Posted Feb 06, 2009 at 12:44 AM by Maurice Berger
The "L-Word"--Liberal--may be more popular now than at any time since since Ronald Reagan assumed the presidency in 1980. According to a new poll, "71% of American voters now view
President Obama as politically liberal, including 42% who say he is Very
Liberal. The latest Rasmussen Reports national telephone survey found that 23%
see him as politically moderate and just 2% see him as somewhat or very
conservative. The number seeing Obama as politically liberal is up six
points over the past month and is also the highest yet recorded. When he first
wrapped up the Democratic Presidential nomination, 61% of American voters viewed
Obama as politically liberal. On the eve of his election, 66% held that view." Given the president's relative high approval rating, it does not look like the laberal label is a problem for him.
Posted Feb 05, 2009 at 2:08 AM by Maurice Berger
In a sign of growing voter concern and pessimism over the economy, a new Rasmussen survey reports that "50% of U.S. voters say the final economic
recovery plan that emerges from Congress is at least somewhat likely to make
things worse rather than better, but 39% say such an outcome is not likely. 27% say the final legislation is Very
Likely to make things worse, while just 7% say it’s Not at All
Likely to have that effect." Right now voters seem prepared to give President Obama the benefit of the doubt: "Part of this concern is a natural reflection of voter skepticism about the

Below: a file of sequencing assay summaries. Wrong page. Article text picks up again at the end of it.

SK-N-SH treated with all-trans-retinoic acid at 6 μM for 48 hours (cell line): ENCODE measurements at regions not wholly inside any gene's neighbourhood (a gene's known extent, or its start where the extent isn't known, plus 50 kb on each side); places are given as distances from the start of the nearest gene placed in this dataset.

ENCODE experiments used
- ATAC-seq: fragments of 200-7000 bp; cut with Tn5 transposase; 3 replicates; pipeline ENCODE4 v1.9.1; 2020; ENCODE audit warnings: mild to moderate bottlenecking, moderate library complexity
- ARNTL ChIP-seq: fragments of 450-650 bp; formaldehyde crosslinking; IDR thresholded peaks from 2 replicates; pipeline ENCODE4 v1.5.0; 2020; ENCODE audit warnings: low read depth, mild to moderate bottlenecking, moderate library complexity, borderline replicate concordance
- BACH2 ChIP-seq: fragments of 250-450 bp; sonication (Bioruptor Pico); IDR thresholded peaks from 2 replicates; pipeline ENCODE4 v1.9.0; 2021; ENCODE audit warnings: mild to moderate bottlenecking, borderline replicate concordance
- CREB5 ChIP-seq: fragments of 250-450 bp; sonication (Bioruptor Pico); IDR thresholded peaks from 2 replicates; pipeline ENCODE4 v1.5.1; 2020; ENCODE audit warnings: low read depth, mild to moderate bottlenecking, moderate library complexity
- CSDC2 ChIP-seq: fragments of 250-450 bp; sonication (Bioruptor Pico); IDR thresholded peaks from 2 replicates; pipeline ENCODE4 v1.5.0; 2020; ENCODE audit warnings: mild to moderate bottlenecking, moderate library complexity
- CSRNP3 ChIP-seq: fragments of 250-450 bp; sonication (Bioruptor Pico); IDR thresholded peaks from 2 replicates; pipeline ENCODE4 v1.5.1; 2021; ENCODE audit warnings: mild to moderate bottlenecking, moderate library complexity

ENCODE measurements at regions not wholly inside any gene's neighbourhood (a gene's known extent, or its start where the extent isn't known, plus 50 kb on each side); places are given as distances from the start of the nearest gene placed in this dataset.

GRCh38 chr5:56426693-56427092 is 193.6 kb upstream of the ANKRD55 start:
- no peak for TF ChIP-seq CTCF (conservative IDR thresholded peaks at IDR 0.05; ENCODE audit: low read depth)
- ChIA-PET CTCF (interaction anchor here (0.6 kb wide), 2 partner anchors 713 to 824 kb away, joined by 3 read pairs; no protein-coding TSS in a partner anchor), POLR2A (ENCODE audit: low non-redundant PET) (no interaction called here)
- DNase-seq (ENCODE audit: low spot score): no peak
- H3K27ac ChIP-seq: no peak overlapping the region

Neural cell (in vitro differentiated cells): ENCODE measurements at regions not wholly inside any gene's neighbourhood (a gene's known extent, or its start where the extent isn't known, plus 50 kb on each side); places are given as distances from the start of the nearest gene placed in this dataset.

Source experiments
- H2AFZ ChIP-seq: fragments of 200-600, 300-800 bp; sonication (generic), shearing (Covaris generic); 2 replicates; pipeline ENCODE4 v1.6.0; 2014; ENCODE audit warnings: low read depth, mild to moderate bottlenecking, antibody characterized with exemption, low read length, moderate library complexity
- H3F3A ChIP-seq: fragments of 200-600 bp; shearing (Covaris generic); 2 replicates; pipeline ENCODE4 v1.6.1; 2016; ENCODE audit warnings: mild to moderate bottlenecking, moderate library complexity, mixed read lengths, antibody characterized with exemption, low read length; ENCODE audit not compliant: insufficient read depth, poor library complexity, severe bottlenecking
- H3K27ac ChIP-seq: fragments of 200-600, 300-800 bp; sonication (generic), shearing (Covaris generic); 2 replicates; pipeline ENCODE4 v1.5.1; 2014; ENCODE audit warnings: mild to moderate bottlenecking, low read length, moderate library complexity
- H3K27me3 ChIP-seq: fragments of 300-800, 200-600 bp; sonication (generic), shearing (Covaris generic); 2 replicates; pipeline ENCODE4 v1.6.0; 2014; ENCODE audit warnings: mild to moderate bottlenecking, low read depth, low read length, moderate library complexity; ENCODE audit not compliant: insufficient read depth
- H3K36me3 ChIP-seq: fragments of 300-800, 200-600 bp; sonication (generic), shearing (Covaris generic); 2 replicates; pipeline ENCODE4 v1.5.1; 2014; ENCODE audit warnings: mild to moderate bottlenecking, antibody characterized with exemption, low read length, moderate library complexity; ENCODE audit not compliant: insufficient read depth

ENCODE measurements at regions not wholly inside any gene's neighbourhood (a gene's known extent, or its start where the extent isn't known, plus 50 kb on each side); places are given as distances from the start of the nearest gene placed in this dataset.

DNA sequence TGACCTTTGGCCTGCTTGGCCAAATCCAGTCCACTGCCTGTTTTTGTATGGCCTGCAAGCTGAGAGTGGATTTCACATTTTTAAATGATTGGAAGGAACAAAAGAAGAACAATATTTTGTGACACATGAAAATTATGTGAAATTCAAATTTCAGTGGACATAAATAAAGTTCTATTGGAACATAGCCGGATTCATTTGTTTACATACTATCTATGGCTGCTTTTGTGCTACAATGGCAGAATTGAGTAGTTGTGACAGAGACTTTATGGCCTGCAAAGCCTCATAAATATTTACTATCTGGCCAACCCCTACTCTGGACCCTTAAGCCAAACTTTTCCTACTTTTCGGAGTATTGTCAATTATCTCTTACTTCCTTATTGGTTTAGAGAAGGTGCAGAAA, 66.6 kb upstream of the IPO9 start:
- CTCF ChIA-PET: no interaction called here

legislative process. Many Americans simply accept the notion that no matter how
bad things are, Congress could make them worse."
Posted Feb 04, 2009 at 2:07 AM by Maurice Berger
According to Gallup, an average of 36% of Americans identified themselves as Democrats and 28% as
Republicans in 2008. That eight-point advantage is the largest for the
Democratic Party since Gallup began regularly conducting its polls by telephone
in 1988. Gallup notes: "The year-by-year trend shows that Democrats have gained ground against
Republicans in each of the last five years, going from a deficit of two points
in 2003 to the most recent eight-point advantage. Additionally, the 36% of Americans who identified as Democrats last year
matches the high point in Democratic identification since 1988, when it was also
36%. But since fewer Americans identified as Republicans last year (28%) than in
1988 (31%), the Democratic advantage was larger in 2008."
Posted Feb 03, 2009 at 8:25 AM by Maurice Berger
While a plurality of voters see Barack Obama's governing style as bipartisan, they are not so sure about the US Congress: "42% of U.S. voters say President Obama is governing on a bipartisan basis while 39% say he is
governing as a partisan Democrat . . . [Yet] most voters believe congressmen from both major political parties are
acting in a far more partisan manner than the president. 58% say congressional Democrats are